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Researchers sample a DC swamp to study a spineless creature

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posted on Jun, 19 2017 @ 02:27 PM

While checking EurekAlert for something interesting to read, I found an article about an endangered amphipod that lives in D.C.’s Rock Creek Park. If the article’s title alone wasn’t enough, this next part appears to be full of innuendo.

Its name is Stygobromus hayi, the Hay's Spring amphipod. It is spineless. It lacks vision. It is an opportunistic feeder, consuming whatever resources are available - perhaps including the remains of its own kind.


It’s extremely difficult to study them without threatening their existence. These creatures live in swampy areas and Washington D.C. is their only known home in the world. They have become increasingly rare and are now on the U.S. endangered species list.

"Yes, it's small, it's white, it's eyeless, it lives underground," said Matthew Niemiller, an ecologist with the Illinois Natural History Survey who led a recent study to search for the creature in its Rock Creek Park home. "It's not a cute, cuddly or charismatic species.

The creatures are an important indicator of the ecosystem’s integrity and overall quality. They play a role in the purification of D.C. and the cycles it goes through. Considering that their habitat is subterranean, they are particularly hard to observe and study.

"To find out where species are located and how many there are, we have to disturb the site," Niemiller said.

The process involves sifting through swampy areas that appear after a series of leaks, forcing them to the surface where they can be observed naturally.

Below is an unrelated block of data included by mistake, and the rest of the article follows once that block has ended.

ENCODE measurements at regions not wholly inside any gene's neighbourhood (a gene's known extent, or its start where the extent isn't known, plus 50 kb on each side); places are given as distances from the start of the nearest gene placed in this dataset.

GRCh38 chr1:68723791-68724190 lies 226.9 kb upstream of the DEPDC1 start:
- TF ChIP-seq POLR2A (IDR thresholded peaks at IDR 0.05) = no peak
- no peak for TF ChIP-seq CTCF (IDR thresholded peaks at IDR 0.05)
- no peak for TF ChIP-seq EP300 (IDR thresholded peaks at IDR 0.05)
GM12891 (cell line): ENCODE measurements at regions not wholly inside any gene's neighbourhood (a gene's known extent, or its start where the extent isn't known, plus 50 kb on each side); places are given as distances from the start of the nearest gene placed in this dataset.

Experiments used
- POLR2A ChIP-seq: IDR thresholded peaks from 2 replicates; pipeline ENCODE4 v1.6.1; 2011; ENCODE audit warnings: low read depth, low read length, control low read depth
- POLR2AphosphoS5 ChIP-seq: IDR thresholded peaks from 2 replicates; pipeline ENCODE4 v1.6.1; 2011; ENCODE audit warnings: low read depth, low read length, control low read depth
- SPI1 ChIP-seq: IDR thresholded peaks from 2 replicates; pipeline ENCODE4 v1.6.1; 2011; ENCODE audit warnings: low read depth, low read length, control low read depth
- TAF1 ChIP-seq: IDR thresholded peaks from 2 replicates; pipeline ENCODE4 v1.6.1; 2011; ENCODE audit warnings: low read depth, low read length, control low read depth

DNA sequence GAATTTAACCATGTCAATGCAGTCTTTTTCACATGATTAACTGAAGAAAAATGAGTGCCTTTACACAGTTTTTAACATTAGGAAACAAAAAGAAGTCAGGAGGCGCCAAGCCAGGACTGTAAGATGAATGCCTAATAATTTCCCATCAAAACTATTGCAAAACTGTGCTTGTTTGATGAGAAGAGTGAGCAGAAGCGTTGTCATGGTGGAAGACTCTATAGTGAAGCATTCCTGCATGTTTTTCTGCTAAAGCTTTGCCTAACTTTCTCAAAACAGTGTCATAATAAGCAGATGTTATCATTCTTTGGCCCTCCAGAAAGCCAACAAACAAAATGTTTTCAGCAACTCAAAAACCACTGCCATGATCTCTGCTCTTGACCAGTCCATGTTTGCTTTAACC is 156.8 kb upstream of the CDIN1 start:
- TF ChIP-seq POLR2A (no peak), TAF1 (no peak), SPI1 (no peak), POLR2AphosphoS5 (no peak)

"We also don't know how long DNA persists in these systems and whether we're detecting animals that are still alive," Niemiller said.

Taking them out of their environment is almost impossible without making sacrifices, so researchers are looking for specific traces of DNA that has been left behind in places where they like to congregate.

An adult swamp creature serving
as a host for egg sack production.

"As funding becomes tighter, we need to think about more efficient ways to monitor and protect protest these species," he said.

The next time someone yells, “DRAIN THE SWAMP,” kindly inform them of these endangered creatures that call the swamp their home. Maybe it’s time that we relocated these creatures to a secure facility, where they can remain in captivity and be studied.

Have a nice day!!

edit on 20-6-2017 by eisegesis because: (no reason given)

posted on Jun, 19 2017 @ 02:29 PM

It is spineless. It lacks vision. It is an opportunistic feeder, consuming whatever resources are available - perhaps including the remains of its own kind.

Sounds like congress

posted on Jun, 19 2017 @ 02:35 PM
a reply to: eisegesis

I heard "DC Swamp" and "Spineless" in the same sentence and thought we were investigating spineless politicians.

On-topic: Fascinating, I'd never heard of this animal before. GREAT comedic relief with Hillary "an adult with its egg sac" and Golem/Smeagle lol thank you for brightening my day!

PS OP love your new cephalopod avatar
thanks for sharing this with us!
edit on 19-6-2017 by FamCore because: added

posted on Jun, 19 2017 @ 02:42 PM
I wonder does it the irony!

To add, hey below, get rid of that bloody gif...I'm eating my tea!

edit on 19-6-2017 by smurfy because: Text.

posted on Jun, 19 2017 @ 02:43 PM

posted on Jun, 19 2017 @ 03:13 PM
I heard this is actually an invasive species.
They swim in s*** all over your fishing hole and swim off.
edit on 19-6-2017 by JAY1980 because: (no reason given)

posted on Jun, 19 2017 @ 03:31 PM
Weird little crustacean thingy.

And, Ewwww!!

The only thing missing from the OP is an obligatory, "MODS! If this is the wrong forum..."

9.5 of 10!!

posted on Jun, 19 2017 @ 05:24 PM
I smell fear of 2018.

posted on Jun, 20 2017 @ 04:00 AM

off-topic post removed to prevent thread-drift


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